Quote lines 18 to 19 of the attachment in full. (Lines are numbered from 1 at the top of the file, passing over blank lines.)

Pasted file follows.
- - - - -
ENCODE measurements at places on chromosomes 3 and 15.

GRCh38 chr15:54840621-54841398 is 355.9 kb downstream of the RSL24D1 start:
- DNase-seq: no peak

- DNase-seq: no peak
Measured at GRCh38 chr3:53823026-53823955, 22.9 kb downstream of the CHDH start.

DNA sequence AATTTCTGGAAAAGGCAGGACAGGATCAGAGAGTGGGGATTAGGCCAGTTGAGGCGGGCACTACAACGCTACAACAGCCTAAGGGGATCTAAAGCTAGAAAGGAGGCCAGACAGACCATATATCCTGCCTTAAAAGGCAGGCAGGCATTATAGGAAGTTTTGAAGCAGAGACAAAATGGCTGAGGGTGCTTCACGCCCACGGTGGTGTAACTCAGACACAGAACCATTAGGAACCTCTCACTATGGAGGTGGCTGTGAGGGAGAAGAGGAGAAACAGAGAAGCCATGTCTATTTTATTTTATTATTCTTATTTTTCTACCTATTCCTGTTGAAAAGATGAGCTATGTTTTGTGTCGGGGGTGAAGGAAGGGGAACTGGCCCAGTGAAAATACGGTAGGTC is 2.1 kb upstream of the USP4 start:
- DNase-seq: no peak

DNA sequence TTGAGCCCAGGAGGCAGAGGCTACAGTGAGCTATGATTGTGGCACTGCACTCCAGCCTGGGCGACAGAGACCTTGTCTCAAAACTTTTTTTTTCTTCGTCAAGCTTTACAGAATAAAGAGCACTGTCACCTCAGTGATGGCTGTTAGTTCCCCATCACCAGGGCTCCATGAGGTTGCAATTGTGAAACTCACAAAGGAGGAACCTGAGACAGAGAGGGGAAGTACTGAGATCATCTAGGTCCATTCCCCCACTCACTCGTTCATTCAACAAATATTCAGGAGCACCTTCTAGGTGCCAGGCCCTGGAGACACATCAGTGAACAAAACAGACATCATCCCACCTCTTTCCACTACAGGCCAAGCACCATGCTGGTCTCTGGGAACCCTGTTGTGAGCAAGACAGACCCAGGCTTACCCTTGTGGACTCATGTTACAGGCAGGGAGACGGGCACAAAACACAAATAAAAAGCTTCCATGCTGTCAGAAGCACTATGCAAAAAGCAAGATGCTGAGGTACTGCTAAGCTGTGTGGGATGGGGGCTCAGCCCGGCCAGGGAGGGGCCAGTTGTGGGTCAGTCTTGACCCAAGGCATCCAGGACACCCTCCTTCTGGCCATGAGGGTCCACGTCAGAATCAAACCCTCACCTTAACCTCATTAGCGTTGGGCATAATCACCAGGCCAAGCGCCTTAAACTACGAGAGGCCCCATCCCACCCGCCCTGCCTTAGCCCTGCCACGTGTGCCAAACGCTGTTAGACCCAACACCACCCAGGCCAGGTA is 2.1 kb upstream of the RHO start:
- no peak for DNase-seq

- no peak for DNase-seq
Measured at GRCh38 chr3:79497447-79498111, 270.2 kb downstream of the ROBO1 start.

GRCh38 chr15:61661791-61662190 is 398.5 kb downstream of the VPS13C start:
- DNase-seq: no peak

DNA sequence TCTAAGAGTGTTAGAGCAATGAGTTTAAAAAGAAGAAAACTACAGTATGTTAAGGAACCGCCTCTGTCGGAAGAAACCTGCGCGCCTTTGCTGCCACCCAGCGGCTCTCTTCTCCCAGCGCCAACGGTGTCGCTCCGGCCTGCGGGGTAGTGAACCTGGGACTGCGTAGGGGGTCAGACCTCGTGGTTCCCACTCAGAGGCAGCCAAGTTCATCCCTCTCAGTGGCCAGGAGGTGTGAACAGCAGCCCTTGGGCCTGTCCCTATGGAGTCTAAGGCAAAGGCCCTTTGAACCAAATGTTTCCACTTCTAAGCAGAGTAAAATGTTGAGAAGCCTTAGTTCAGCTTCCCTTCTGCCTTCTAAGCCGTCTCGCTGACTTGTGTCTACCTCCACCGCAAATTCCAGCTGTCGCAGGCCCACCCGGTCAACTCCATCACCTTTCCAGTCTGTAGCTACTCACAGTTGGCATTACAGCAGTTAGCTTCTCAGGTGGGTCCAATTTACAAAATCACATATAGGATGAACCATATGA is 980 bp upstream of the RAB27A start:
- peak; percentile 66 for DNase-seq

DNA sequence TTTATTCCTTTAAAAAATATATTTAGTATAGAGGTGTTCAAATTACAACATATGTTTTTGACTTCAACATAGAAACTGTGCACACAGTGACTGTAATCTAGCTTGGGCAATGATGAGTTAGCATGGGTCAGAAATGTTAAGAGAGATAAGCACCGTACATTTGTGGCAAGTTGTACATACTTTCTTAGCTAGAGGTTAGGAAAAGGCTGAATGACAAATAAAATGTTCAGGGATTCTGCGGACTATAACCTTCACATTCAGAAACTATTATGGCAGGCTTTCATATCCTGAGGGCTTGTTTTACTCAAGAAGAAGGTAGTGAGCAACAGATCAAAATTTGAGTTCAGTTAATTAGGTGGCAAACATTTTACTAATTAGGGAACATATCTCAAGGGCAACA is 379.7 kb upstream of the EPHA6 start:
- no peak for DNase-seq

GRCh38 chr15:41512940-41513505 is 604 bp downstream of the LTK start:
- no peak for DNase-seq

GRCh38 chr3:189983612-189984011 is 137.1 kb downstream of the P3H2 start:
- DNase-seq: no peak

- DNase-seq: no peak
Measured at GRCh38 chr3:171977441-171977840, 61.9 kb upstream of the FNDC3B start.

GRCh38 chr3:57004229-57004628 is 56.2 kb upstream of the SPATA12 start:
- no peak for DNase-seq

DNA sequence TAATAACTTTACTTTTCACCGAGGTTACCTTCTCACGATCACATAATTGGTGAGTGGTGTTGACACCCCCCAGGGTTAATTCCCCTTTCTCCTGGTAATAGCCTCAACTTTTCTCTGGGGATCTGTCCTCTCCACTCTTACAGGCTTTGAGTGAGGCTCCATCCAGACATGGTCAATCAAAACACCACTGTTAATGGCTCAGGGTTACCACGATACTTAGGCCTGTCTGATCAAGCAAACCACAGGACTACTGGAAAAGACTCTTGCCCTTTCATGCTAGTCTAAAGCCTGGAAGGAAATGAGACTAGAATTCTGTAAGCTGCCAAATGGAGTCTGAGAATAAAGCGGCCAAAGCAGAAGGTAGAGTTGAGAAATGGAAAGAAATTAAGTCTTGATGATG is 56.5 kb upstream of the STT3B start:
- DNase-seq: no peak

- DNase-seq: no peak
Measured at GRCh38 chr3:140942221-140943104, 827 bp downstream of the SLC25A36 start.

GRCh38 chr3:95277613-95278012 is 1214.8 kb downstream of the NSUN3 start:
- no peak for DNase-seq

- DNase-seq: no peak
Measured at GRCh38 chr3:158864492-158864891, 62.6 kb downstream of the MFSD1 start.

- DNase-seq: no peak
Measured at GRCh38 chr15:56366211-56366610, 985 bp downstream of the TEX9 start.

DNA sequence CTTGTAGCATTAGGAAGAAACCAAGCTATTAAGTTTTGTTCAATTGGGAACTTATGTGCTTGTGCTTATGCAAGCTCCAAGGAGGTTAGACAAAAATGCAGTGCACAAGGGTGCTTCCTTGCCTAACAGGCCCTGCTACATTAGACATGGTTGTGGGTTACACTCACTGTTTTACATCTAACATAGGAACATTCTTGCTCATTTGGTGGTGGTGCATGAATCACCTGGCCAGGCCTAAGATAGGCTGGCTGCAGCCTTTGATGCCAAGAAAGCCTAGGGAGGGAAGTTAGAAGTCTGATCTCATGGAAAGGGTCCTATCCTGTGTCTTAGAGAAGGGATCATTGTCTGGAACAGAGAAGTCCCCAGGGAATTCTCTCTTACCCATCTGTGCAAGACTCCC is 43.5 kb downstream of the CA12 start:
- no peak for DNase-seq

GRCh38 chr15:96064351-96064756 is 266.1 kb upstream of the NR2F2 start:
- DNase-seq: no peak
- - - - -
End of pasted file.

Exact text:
GRCh38 chr15:41512940-41513505 is 604 bp downstream of the LTK start:
- no peak for DNase-seq